‘I looked like Robinson Crusoe’: Germans flock to get a haircut as salons reopen

'I looked like Robinson Crusoe': Germans flock to get a haircut as salons reopen
A hairdresser cutting a man's hair in Berlin on Monday after salons reopened. Photo: AFP
Helmut Wichter had been desperate for a haircut for weeks as hair salons were shut in Germany to slow the spread of the coronavirus.

“I looked like Robinson Crusoe,” said the 87-year-old, who joined crowds flocking to salons early Monday as they reopened their doors.

“I came here this morning and saw that there were already young people standing outside,” Wichter told AFP, as he finally emerged clean shaven from a barber in Berlin.

Many Germans had been left lamenting the state of their hair since mid-March, with some resorting to the black market to meet their grooming needs.

READ ALSO: Hair salons in Germany reopen on Monday – but with strict rules

In late April, police busted two illegal hairdressers in basements in the Bavarian district of Miltenberg.

One in seven people also resorted to cutting their own locks during the period, according to a survey by YouGov commissioned by national news agency DPA.

But Monday saw the start of a new phase of the virus fightback in Europe's biggest economy, with salons allowed to open once again along with some schools, museums, zoos, churches and playgrounds.

A hairdresser in Munich. Photo: AFP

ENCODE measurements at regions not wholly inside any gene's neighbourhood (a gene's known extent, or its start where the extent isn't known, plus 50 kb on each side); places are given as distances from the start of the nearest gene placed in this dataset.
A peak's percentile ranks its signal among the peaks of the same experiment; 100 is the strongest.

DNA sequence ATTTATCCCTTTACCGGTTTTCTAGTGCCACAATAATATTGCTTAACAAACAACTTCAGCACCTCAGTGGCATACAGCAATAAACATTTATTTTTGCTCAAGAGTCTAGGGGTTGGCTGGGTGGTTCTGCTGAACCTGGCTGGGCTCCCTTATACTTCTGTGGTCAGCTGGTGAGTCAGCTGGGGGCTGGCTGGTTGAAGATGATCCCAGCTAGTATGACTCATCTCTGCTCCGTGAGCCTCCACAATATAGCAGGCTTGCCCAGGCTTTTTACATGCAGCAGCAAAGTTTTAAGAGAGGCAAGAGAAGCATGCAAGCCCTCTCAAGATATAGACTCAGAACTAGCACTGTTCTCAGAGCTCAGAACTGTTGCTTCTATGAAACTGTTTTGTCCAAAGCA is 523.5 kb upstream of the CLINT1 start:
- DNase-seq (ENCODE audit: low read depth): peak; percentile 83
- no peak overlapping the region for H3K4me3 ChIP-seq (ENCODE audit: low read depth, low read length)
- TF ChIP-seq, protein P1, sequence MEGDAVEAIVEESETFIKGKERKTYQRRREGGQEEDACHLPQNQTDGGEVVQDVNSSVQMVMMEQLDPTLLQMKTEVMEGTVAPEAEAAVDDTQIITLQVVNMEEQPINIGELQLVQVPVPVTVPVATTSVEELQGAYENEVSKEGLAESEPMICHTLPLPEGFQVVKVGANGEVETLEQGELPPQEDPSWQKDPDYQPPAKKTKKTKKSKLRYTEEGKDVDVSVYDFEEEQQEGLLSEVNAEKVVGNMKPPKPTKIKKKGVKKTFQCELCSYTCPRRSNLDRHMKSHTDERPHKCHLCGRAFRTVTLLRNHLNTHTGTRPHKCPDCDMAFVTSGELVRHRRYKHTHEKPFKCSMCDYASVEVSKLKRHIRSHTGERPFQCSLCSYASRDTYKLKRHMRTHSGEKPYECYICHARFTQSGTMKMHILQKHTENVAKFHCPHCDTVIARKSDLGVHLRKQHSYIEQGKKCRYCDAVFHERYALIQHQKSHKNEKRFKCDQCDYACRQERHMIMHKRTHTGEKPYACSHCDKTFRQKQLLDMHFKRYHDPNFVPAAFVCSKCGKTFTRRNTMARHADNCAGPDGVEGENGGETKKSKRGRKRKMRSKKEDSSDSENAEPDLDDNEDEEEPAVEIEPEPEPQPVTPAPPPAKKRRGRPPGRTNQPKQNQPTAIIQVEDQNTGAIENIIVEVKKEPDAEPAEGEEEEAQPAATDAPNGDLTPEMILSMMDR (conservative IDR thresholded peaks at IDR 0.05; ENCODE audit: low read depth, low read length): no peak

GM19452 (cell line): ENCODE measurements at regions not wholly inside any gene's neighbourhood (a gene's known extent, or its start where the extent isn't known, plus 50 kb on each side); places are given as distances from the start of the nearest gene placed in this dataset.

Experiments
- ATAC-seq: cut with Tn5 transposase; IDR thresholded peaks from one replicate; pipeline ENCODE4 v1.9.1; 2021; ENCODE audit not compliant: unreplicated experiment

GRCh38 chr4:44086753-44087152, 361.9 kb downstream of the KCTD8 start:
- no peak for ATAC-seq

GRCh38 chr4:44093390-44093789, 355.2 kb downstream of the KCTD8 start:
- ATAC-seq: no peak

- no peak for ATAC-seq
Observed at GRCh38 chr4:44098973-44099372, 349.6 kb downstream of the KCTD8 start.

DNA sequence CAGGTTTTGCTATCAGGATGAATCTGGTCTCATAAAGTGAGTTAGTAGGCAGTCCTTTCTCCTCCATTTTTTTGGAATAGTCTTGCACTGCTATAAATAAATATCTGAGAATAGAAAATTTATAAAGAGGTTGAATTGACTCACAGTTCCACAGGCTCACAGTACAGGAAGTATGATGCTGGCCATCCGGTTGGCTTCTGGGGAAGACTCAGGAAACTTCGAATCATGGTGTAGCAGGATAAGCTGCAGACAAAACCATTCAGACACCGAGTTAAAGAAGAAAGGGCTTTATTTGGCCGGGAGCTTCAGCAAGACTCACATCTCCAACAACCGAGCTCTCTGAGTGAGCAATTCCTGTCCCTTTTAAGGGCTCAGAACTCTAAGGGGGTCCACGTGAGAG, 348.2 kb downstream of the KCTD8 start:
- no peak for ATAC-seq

Hairdressers have also reopened in Iceland, Slovenia and Greece as many European countries begin to tentatively ease lockdown measures designed to contain the virus.

At another barber a few streets away, Galep Atmaca, 15, showed up at 8 am.

“I feel uncomfortable with my hair right now,” he said, a crop of dark curls sticking out from beneath his hoodie.

Business is booming for barber Ramazan Uzun, 27, whose Cut 36 salon in Berlin's Kreuzberg district is nearly fully booked for the week.

(article continues below)

See also on The Local:

“People are keen to have a proper haircut,” he said.

Hairdressers and their customers are required to wear face masks, and customers must be seated no closer than 1.5 metres apart, with many allowing only a couple of people inside at a time.

Despite the measures, Uzun is still concerned as he lives with his parents and is worried about them getting infected.

“But we have to make a living somehow,” he said. “If we get infected it's not a problem, but then when we go home and our kids and parents are at home, that does make you a bit scared.”

By Femke Colborne


Member comments

Become a Member to leave a comment.Or login here.